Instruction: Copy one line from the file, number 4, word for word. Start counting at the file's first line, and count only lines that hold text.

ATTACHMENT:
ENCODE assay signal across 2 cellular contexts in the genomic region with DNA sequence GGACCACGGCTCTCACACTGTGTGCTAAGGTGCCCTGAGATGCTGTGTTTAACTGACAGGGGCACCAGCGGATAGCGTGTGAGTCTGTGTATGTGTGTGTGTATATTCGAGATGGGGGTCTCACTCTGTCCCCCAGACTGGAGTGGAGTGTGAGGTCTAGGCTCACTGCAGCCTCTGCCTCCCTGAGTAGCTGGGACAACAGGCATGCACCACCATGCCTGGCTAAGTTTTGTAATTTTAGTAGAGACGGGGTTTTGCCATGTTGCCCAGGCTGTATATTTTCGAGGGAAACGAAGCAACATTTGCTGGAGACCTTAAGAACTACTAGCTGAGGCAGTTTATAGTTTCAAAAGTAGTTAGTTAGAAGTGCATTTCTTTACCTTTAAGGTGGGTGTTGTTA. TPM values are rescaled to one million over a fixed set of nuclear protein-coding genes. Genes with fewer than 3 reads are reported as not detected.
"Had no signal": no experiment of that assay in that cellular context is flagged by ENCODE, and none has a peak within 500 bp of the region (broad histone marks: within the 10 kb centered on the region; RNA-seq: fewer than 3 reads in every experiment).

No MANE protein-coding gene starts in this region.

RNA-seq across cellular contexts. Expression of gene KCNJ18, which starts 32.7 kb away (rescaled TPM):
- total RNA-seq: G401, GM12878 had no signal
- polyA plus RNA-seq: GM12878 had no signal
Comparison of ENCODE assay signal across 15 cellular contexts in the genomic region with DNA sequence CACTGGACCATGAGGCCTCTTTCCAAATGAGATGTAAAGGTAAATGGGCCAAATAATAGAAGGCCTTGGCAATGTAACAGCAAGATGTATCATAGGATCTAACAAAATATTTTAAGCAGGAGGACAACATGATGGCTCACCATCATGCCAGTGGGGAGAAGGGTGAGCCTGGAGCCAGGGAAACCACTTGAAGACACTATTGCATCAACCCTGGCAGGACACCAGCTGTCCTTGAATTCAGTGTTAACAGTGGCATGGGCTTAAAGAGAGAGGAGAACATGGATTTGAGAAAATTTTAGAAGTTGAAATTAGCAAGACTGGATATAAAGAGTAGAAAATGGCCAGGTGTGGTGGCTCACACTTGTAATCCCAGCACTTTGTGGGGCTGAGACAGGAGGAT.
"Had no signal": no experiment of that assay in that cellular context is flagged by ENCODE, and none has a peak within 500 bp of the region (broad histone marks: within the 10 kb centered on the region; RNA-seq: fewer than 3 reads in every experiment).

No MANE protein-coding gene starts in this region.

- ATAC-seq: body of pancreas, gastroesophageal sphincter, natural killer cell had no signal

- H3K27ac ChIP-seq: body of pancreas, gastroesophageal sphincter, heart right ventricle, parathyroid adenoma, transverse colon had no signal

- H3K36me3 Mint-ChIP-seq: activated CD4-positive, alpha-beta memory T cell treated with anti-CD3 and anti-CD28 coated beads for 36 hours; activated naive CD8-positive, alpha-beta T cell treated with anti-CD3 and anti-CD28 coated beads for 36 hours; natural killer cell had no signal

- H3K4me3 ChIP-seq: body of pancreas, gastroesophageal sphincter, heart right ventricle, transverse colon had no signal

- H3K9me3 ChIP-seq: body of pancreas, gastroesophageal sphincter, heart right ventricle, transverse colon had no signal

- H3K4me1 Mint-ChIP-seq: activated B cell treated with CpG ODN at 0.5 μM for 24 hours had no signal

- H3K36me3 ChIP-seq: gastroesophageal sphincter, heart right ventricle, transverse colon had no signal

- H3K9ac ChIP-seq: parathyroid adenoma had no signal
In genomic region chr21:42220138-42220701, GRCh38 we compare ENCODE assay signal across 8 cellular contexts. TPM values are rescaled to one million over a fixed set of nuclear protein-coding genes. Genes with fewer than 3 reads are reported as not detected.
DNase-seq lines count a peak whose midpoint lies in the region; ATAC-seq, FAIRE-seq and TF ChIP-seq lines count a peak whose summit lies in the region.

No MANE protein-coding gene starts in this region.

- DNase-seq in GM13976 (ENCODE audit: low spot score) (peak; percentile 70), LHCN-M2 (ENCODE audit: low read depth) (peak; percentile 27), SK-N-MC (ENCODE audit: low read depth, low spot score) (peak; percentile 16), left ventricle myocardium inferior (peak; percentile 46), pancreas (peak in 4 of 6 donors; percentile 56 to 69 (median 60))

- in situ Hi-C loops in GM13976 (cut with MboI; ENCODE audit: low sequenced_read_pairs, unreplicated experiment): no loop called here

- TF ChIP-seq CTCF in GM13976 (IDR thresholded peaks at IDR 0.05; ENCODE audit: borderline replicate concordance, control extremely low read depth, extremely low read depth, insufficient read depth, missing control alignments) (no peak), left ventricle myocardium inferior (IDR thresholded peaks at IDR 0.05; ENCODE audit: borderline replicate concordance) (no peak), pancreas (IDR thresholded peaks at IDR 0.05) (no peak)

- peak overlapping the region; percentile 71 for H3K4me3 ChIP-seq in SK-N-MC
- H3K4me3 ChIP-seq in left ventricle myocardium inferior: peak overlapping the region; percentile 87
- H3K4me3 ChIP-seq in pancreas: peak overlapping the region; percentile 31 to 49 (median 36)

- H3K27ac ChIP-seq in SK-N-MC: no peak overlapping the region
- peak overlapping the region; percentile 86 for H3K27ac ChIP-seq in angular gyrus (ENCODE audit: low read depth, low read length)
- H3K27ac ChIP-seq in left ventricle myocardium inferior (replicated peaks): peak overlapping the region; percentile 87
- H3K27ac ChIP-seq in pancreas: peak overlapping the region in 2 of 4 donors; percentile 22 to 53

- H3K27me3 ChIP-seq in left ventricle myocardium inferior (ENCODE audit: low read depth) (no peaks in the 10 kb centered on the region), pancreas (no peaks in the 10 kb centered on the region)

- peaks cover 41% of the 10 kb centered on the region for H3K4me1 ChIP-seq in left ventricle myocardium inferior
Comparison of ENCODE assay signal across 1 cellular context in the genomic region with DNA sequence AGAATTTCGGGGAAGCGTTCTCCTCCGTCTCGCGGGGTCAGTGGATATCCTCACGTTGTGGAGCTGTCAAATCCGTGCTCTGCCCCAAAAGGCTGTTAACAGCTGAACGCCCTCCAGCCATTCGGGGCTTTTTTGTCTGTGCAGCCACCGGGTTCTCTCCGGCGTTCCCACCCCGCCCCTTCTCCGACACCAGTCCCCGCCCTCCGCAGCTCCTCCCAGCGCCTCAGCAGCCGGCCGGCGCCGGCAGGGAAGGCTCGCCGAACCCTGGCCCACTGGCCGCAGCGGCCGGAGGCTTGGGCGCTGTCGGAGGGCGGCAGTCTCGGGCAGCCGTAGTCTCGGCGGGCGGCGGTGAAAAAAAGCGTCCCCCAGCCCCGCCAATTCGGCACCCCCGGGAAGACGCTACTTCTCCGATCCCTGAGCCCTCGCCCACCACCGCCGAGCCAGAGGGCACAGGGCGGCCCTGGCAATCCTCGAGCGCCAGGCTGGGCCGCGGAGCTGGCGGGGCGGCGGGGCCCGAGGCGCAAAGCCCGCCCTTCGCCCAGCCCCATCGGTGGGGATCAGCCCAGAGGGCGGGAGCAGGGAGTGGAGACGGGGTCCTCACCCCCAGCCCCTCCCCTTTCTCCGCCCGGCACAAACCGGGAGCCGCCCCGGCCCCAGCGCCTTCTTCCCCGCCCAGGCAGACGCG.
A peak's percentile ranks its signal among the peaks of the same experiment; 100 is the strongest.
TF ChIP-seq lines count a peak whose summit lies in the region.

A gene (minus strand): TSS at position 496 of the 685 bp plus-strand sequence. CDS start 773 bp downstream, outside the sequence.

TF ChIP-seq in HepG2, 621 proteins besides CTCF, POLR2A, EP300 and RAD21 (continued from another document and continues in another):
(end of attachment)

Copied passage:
RNA-seq across cellular contexts. Expression of gene KCNJ18, which starts 32.7 kb away (rescaled TPM):